He’s not the only member of Congress speaking out. “The fact that you’ve got very strong al-Qaida-linked extremist groups among the rebels poses a direct threat to religious minorities in Syria, including the Christian population,” says Rep. Chris Van Hollen, D-Md. Their “vision of a post-Assad Syria,” he says, “is one with no Christians in it.” Van Hollen would support a “very narrow” authority to use military force to deter chemical-weapons use but opposes increased arming of the rebels “because of the risks of extremists getting the upper hand right now.”

Rep. Frank Wolf, R-Va., who opposes intervention, points to drastically shrinking Jewish and Christian communities in Iraq and Egypt in recent years as a harbinger of the Syrian Christian community’s fate. “First, the Saturday people [and] then the Sunday people will be forced out of the Middle East,” Wolf says. This argument to stay away from the bloody conflict resonates with many conservative Christians in America. “Within the evangelical Christian movement,” says Sen. Rand Paul, R-Ky., “people are not excited about helping Islamic radicals who are intolerant of Christians.” Evangelical Christians have been among Israel’s strongest supporters in recent years, but on the issue of intervention in Syria, Christian networks appear to be largely parting ways with influential Jewish organizations, including the American Israel Public Affairs Committee.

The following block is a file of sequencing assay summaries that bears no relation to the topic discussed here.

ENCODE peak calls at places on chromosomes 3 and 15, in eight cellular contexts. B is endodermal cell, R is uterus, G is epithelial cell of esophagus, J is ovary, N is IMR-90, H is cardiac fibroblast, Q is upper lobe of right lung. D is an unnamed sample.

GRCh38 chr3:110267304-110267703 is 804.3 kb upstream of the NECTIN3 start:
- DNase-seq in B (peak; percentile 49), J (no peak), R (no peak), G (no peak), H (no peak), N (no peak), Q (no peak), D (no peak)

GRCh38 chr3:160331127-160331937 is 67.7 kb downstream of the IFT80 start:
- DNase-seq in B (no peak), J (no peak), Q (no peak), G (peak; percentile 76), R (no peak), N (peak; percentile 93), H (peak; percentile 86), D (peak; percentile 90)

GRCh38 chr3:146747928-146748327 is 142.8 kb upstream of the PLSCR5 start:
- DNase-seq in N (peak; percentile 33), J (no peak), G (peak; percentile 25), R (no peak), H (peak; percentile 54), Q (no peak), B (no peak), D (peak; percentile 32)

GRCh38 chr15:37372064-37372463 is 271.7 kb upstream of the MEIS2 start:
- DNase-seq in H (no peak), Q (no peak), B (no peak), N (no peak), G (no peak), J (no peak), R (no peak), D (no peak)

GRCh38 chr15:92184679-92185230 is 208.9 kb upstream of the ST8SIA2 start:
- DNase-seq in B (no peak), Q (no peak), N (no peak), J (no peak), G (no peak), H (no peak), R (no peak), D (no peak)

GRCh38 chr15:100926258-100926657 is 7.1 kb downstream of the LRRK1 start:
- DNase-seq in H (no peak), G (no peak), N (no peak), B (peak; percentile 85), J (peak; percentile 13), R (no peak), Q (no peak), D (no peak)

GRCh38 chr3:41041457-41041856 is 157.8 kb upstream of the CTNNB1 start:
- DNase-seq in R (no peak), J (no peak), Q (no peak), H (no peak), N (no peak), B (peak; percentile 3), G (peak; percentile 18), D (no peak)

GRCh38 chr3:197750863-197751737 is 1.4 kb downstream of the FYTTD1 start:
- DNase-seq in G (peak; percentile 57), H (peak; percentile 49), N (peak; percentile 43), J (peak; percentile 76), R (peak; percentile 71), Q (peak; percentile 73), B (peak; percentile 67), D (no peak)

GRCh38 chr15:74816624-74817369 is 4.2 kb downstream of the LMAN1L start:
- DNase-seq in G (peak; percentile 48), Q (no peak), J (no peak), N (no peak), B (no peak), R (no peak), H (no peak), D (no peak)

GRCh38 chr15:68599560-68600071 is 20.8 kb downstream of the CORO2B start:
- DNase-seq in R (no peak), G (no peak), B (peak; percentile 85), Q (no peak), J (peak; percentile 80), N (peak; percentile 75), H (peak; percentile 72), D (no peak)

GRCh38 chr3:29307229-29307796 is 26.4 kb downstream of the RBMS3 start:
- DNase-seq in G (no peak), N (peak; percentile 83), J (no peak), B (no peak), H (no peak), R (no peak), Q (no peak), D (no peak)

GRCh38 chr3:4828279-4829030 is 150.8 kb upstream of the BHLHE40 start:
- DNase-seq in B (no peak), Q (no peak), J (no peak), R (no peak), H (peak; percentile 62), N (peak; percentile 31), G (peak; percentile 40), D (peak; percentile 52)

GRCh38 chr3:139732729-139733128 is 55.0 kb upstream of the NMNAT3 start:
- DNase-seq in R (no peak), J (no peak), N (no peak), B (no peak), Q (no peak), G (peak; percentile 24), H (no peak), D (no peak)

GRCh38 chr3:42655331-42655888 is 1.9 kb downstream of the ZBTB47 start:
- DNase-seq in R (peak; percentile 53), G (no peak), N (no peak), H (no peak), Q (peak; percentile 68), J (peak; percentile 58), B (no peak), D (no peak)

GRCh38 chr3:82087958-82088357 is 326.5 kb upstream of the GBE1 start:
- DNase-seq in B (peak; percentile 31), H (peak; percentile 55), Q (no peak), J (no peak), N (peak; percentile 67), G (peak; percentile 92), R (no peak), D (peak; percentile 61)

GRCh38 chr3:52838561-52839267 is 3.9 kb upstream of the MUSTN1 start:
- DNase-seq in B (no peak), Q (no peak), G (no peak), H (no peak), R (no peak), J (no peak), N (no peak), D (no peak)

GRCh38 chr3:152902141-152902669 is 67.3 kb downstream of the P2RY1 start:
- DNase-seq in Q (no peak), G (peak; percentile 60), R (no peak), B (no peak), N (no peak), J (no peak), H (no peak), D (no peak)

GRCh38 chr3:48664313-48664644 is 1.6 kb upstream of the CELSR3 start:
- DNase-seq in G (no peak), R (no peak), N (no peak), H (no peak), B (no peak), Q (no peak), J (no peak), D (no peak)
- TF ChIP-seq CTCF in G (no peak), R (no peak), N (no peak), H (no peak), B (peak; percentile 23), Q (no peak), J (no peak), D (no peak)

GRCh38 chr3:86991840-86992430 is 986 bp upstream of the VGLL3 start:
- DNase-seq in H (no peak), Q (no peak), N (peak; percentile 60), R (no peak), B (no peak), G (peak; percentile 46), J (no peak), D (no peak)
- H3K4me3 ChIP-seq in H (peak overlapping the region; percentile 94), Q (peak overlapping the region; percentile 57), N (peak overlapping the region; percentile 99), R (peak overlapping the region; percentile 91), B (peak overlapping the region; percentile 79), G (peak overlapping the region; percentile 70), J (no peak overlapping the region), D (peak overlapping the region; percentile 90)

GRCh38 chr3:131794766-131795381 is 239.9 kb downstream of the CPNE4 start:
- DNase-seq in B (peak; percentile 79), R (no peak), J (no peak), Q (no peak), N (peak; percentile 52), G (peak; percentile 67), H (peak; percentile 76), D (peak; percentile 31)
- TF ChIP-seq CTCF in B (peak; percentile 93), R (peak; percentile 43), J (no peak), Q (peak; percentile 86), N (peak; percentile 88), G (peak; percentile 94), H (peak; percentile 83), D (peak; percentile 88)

Not all Syrian Christians, however, feel Assad is the lesser of two evils. Ahed al-Hendi, a dissident and human-rights worker who supports the Syrian opposition, says Christians are treated as second-class citizens and fared better before Assad’s father took power in 1970. He wants Washington to side with the moderate opposition inside Syria so it can crack down on Qaida-linked groups. Assad is “using the Christian community as PR in the West, saying, ‘I protect the Christians,’ ” asserts Hendi, who complains that some members of Congress are oblivious to the fact that not all rebels are extremists. “They are very Islamaphobic in a way. The way they’re asking the questions, it’s all like, ‘Muslims are al-Qaida; did they kill you, did they slaughter you, did they rape your family?’ ... They need to get more educated.”

Indeed, some moderate opposition elements have promised to abstain from attacks on minority groups if Assad falls. Egypt’s Muslim Brotherhood made similar promises before it took power, but during the political turmoil the Copts became targets of broad-based attacks. Once Syria’s Baathist security infrastructure is removed—as it was in Iraq—there will be “an increase in reprisal attacks against sectarian minority communities,” predicts Ed Husain, an expert on Islamist movements at the Council on Foreign Relations. The Arab Spring so far, Husain says, “has been bad news for women’s rights and Christian and other minorities around the region.” Syria is not likely to be the exception.